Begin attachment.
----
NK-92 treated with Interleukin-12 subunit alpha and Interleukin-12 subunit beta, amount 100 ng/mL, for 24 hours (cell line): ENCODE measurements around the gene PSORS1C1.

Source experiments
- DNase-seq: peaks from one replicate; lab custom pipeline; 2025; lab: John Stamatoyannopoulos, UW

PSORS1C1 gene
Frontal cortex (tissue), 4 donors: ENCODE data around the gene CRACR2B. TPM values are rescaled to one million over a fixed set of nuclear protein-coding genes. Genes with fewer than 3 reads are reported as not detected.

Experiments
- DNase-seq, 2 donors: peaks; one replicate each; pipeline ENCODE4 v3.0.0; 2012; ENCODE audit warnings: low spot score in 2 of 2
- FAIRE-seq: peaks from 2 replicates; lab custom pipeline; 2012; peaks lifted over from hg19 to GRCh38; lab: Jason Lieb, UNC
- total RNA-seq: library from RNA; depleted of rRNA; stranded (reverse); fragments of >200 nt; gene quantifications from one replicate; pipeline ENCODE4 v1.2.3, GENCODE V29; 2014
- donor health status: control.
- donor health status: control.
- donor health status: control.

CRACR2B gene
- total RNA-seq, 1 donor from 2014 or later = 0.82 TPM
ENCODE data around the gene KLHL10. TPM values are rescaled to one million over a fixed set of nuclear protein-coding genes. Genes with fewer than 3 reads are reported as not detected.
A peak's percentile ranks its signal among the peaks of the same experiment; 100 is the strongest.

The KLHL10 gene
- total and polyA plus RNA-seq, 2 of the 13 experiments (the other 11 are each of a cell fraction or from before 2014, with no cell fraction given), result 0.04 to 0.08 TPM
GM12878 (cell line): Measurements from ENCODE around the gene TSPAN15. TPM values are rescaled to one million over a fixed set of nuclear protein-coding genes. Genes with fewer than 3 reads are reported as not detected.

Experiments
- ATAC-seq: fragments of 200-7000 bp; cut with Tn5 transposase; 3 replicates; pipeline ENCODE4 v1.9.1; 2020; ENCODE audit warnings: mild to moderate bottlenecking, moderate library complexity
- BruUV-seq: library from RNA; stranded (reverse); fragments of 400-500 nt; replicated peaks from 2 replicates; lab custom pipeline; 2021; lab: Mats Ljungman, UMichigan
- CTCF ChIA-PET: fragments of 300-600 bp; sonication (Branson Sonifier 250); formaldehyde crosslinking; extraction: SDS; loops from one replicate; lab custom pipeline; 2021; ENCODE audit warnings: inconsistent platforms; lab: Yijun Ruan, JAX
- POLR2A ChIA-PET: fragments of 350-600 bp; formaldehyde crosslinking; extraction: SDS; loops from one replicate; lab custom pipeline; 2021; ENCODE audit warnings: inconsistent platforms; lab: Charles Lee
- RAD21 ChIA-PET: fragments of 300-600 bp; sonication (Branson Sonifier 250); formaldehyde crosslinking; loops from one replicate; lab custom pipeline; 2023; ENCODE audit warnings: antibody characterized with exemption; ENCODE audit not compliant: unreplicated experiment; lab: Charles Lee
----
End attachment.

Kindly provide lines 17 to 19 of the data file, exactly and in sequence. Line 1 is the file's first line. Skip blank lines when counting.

The KLHL10 gene
- total and polyA plus RNA-seq, 2 of the 13 experiments (the other 11 are each of a cell fraction or from before 2014, with no cell fraction given), result 0.04 to 0.08 TPM
GM12878 (cell line): Measurements from ENCODE around the gene TSPAN15. TPM values are rescaled to one million over a fixed set of nuclear protein-coding genes. Genes with fewer than 3 reads are reported as not detected.